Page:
10 largest cities in Germany
Berlin
Hamburg
Munich
Cologne
Frankfurt am Main
Hanover
Dusseldorf
Leipzig
Bremen
Dresden

 

Potsdam

 

Potsdam is an independent city and with a good 180,000 inhabitants it is the most populous city and capital of the state of Brandenburg. Potsdam, located on the Havel, borders Berlin to the southwest and is a growth center in its metropolitan area, which has around 4.5 million inhabitants.

The city is known for its legacy as the former residence of the kings of Prussia with the numerous and unique palace and park complexes and the important bourgeois core city. The cultural landscapes were included in the list of world cultural and natural heritage of humanity by UNESCO in 1990 as the largest ensemble of German world heritage sites. Potsdam has been a UNESCO film city in the network of Creative Cities since 2019.

The Babelsberg film studio, founded in Potsdam in 1912 as the world's first major film studio, is one of the most modern centers for film and television production in Germany and Europe.

Potsdam developed into a European science center from the middle of the 19th century. Three public universities and more than 30 research institutes are located in the city.

 

Potsdam was first mentioned in a document in 993 under the name “Poztupimi”. The Slavic settlement was a donation from Emperor Otto III. transferred to the monastery in Quedlinburg. In 1157 Albrecht the Bear conquered the settlement and assigned it to the new Mark Brandenburg. In 1317 a castle was built in the outpost at the Havel crossing, and in 1347 Potsdam was granted city rights. In 1415 the Mark Brandenburg was transferred to the House of Hohenzollern as a fief, which it was to remain until the end of the First World War.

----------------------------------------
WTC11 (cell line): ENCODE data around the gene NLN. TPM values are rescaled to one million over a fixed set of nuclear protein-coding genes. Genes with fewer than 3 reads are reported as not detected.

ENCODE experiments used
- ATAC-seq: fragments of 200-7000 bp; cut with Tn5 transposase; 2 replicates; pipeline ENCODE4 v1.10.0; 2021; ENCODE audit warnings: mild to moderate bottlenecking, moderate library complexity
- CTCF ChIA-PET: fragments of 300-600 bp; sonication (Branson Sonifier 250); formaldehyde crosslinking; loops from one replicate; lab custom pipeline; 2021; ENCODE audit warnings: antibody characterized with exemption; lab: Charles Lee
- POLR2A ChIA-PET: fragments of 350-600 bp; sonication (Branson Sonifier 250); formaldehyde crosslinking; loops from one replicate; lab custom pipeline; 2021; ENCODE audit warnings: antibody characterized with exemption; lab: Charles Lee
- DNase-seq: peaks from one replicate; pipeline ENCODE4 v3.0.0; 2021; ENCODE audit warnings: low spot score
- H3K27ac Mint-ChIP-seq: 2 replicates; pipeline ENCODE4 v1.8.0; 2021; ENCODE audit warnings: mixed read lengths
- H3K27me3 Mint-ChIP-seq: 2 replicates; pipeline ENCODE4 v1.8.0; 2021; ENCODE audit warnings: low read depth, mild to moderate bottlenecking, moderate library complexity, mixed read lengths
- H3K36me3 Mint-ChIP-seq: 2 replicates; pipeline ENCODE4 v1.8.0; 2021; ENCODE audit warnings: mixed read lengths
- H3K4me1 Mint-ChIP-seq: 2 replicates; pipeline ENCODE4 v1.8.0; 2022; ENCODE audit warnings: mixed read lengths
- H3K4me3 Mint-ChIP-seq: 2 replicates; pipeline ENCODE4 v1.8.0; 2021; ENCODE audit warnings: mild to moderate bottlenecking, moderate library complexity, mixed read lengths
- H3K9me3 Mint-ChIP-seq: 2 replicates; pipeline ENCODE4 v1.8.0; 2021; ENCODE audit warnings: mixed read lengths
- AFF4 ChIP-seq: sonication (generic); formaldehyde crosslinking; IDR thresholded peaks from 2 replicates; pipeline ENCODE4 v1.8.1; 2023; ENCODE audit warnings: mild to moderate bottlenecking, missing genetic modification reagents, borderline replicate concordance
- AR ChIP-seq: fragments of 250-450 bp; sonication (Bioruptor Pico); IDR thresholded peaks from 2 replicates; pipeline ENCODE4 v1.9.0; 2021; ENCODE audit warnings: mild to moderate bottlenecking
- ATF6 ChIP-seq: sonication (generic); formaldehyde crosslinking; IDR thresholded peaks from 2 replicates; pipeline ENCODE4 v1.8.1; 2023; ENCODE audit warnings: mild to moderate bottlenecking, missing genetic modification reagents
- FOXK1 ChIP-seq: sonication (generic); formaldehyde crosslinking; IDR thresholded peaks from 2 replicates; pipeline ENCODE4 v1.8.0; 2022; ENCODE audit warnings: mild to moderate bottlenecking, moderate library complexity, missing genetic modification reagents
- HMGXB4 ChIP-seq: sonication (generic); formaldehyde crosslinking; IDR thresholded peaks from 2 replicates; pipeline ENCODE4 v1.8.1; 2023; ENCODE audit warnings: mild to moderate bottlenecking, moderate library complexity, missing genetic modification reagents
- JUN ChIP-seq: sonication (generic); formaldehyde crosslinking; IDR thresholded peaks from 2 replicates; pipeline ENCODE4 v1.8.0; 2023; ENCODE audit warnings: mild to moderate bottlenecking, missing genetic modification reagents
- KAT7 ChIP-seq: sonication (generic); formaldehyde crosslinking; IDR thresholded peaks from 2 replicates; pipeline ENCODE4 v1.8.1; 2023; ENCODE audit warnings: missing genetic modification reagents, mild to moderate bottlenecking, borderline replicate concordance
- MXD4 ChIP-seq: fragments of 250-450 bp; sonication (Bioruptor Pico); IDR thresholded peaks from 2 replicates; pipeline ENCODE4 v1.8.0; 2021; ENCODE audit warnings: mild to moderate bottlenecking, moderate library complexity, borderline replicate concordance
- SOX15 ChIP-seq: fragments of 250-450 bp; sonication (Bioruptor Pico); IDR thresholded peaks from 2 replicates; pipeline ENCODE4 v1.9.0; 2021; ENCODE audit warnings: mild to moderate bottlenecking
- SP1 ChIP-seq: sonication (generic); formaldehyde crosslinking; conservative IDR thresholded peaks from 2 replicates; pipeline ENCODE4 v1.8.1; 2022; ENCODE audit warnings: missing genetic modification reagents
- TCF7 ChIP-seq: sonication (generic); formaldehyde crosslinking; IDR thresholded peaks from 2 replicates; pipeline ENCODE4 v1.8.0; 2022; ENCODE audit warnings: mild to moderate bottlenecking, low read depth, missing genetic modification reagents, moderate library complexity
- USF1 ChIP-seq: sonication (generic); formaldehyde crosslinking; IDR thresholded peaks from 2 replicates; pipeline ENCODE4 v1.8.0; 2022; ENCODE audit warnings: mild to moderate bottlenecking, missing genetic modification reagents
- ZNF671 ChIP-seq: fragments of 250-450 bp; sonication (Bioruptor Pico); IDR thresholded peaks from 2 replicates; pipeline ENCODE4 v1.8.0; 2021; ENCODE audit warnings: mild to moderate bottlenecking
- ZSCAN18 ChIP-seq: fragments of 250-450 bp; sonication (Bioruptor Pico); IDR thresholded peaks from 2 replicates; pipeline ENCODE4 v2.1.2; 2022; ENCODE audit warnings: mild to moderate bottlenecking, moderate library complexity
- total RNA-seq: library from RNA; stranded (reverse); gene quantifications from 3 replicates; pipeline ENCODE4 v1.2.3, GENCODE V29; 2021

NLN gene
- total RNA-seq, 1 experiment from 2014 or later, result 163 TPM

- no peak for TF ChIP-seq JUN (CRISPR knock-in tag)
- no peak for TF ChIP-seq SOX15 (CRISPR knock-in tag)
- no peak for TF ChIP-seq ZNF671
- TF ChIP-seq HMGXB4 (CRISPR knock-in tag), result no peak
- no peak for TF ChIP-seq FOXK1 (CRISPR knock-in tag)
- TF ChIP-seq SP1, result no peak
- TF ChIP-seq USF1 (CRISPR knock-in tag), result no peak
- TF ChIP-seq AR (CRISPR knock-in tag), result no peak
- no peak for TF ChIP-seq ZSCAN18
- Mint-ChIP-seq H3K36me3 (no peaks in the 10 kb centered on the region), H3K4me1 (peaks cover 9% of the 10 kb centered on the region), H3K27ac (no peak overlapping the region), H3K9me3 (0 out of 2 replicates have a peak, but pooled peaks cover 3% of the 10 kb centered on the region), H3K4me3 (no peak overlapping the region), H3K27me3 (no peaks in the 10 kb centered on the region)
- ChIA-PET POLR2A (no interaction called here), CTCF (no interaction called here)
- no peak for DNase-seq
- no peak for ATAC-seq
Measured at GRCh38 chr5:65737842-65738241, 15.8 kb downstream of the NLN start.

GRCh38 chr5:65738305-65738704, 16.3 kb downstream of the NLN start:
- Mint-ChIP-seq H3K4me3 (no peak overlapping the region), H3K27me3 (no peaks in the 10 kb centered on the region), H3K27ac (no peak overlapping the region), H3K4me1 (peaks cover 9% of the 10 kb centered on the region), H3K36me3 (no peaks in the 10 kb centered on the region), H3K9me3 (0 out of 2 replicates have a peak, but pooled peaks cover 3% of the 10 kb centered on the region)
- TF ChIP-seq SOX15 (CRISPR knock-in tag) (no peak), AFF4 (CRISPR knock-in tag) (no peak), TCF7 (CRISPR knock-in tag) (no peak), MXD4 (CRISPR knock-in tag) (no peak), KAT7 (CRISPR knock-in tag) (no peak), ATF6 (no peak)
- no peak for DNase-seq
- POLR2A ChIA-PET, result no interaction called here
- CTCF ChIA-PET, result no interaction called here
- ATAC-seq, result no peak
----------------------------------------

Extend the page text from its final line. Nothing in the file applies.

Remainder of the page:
In 1653 Potsdam was named the second residential city of Brandenburg-Prussia alongside Berlin. The "Great Elector" Friedrich Wilhelm von Brandenburg (1620–1688) had the palace built and the pleasure garden laid out between 1660-1682, drew French refugees in through the Edict of Potsdam of November 8, 1685 and made Potsdam a residence. His grandson King Friedrich Wilhelm I declared Potsdam a garrison town, carried out the baroque city extensions (1733-1742), had the city wall built, the city canal laid out and the Dutch Quarter built. The Havel residence owes its splendor to his successor Frederick the Great. Under him, the park and the Sanssouci Palace and the New Palace were built in front of the city. In the urban area, Friedrich gave the city palace its baroque appearance and turned Potsdam into a baroque total work of art through hundreds of magnificent renovations and new buildings. Friedrich Wilhelm IV. Expanded and changed the Park Sanssouci under the direction of Peter Joseph Lenné and had Charlottenhof Palace and the Orangery Palace built there.

From April 14th to 15th, 1945 an air raid by the British Royal Air Force took place on the so-called "Night of Potsdam", which destroyed large parts of the inner city of Potsdam. After the war Potsdam was rebuilt mainly with modern buildings during the SED rule. After the fall of the Wall in 1989, attempts were made to revive the historic cityscape in Potsdam's inner city by reconstructing baroque buildings and the city canal.

The city received international attention as the venue for the "Potsdam Conference" in 1945 in Cecilienhof Palace, where the three main allies of World War II decided on the future of Germany.

The city of Potsdam is divided into 34 districts and 84 statistical districts. The following 8 urban areas provide an overview:
Potsdam North
Northern suburbs
Western suburbs
Innenstadt/ Downtown
Babelsberg
Potsdam south
Potsdam southeast
Northern districts